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Autism Awareness Month in April has now become a regular event. Famous landmarks have been lit up in blue, people wear blue and events are organised.
You might think, isn't this good for autism? The more people are aware, the better it is for the 1 in 68 of our children and the adults on the spectrum? When it is done well, it is really helpful. But in this blog, I want to make us think about whether understanding autism people with autism (or autistic people) needs more acceptance than awareness.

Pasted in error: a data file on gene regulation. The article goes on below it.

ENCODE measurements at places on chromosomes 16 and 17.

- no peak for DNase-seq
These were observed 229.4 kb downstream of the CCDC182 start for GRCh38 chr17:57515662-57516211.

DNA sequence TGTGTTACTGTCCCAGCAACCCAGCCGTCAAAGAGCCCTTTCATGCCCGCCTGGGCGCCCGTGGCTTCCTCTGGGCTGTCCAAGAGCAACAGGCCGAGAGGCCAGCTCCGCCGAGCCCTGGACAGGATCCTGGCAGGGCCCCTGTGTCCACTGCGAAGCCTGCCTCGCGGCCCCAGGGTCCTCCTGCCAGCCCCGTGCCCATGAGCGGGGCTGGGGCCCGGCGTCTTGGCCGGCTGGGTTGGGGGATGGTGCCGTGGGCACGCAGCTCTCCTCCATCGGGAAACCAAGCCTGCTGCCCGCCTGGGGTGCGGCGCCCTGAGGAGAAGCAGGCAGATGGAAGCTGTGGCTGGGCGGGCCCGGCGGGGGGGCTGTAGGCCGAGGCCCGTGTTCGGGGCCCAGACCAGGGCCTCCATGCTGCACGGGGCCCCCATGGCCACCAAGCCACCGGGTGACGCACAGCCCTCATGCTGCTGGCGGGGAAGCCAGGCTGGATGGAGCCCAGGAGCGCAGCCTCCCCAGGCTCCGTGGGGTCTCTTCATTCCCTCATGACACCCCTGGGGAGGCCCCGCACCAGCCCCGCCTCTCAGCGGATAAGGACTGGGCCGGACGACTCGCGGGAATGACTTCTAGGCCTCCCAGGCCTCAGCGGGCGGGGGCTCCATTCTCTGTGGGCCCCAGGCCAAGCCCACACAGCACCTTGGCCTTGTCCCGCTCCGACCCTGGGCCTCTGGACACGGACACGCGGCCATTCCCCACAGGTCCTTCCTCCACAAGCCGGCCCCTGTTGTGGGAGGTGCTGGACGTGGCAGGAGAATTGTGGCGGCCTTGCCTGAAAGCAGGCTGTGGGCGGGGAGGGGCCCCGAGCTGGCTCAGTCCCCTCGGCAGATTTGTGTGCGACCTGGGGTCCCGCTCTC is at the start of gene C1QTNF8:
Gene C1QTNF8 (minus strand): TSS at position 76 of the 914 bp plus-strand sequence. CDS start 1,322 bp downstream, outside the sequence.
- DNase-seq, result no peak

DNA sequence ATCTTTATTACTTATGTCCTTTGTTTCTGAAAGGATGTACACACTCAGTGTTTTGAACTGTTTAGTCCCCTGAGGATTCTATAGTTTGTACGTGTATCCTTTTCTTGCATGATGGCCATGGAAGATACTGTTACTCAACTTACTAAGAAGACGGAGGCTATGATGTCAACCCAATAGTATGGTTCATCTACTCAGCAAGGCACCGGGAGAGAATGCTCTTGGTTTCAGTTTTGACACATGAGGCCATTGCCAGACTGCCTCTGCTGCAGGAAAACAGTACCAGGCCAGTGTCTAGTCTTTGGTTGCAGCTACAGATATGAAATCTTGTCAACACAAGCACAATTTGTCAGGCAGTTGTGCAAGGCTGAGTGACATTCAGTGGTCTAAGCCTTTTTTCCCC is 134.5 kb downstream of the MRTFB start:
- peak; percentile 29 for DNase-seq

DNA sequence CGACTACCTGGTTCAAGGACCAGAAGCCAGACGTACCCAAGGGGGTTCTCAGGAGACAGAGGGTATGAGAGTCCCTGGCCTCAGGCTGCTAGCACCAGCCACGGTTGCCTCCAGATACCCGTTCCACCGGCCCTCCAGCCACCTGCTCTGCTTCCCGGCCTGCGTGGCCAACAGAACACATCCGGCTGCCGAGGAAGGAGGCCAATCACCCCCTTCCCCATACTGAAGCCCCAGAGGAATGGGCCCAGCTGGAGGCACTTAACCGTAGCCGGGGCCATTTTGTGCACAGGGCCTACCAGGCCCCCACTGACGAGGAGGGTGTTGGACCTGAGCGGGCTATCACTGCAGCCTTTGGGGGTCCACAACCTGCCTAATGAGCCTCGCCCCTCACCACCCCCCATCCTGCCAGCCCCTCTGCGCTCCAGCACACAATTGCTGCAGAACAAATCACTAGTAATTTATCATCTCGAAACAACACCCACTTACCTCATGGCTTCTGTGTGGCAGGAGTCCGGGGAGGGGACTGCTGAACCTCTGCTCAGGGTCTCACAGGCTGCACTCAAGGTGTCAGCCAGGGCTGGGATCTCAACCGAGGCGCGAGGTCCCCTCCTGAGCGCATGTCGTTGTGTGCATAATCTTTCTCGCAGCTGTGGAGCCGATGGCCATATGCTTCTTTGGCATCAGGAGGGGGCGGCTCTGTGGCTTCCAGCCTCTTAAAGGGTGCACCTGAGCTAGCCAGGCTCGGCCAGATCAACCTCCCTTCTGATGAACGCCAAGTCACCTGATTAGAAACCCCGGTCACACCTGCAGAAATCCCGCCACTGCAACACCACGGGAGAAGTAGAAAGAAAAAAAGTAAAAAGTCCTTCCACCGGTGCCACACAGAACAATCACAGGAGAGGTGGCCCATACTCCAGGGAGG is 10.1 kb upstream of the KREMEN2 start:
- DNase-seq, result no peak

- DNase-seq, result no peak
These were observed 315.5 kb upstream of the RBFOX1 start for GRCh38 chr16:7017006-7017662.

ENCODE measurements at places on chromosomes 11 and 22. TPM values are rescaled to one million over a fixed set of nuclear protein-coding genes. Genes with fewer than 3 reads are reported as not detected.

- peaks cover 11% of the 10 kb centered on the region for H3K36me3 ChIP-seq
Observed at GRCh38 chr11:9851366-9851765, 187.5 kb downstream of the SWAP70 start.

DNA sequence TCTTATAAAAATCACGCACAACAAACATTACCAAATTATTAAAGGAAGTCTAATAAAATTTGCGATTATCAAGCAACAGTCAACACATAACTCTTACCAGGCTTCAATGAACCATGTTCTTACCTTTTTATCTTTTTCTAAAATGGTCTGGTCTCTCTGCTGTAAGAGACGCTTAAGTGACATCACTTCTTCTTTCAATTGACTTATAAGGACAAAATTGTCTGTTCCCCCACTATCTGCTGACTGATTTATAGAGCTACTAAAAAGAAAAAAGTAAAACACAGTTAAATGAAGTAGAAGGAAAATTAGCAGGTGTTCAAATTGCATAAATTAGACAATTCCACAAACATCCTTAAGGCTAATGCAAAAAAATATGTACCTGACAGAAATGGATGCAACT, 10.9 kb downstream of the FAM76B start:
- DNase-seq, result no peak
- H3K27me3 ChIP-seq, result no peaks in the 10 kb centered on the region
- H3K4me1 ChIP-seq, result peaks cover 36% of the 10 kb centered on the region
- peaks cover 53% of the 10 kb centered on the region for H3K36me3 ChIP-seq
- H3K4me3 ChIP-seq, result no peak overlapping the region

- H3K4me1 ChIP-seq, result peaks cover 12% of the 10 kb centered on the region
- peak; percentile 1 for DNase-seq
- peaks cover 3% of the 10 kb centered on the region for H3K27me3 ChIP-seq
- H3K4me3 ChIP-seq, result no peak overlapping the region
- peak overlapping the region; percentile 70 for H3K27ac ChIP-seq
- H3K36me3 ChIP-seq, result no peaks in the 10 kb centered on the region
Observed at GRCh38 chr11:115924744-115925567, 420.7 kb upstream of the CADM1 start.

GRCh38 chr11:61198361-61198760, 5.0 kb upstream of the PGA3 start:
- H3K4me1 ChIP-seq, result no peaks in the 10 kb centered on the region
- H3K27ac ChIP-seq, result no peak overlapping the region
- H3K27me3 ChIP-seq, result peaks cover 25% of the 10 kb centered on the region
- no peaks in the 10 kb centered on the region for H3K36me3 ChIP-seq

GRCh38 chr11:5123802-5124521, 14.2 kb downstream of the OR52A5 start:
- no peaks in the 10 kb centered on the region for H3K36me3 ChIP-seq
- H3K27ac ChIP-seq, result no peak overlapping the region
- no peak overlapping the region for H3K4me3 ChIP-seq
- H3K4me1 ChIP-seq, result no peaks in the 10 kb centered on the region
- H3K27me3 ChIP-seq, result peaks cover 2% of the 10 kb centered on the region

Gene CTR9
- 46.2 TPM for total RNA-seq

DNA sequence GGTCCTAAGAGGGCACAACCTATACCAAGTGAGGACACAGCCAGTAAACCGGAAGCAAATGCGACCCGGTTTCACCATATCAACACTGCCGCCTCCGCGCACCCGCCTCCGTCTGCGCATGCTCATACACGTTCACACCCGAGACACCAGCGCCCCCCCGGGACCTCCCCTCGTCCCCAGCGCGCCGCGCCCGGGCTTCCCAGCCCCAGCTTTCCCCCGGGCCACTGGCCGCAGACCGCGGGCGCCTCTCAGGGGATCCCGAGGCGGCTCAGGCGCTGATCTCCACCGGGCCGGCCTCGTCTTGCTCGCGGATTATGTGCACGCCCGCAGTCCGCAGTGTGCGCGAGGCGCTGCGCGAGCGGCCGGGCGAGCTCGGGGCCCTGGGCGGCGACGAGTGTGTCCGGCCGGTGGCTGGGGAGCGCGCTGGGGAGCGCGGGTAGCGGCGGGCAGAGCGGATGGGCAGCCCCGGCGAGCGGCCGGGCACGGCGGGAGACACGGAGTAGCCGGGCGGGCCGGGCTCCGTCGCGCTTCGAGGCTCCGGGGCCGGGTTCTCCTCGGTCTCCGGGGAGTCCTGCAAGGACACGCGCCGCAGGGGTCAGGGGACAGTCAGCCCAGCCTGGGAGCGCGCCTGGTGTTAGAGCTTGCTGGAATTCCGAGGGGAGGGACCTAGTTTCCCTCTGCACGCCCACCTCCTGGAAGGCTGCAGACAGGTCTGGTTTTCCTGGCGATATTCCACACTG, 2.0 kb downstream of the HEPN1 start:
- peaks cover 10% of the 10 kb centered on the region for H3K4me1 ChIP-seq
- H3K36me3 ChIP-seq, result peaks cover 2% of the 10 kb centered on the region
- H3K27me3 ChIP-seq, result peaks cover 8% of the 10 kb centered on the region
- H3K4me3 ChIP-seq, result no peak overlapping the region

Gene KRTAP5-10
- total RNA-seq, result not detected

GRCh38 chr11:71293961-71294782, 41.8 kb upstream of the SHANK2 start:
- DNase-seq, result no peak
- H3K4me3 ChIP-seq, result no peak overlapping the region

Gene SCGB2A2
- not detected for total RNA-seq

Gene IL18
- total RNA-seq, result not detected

The trouble is that awareness is hard to measure. Most people have now heard of autism…is that 'awareness'? But having heard of autism creates many problems in my experience. Suddenly, people thinking they know what autism is, creates more misunderstanding and wrong expectations than you might expect. For example, there are still people who think every autistic person is like Rainman. They are expecting the child's exceptional ability to memorise the phone book or do complicated maths and are left disappointed when there is nothing of the sort. People still believe that autism needs to be cured (to the point they will make them drink bleach), or that an autistic person doesn't want friends or they cannot live a full and fruitful life....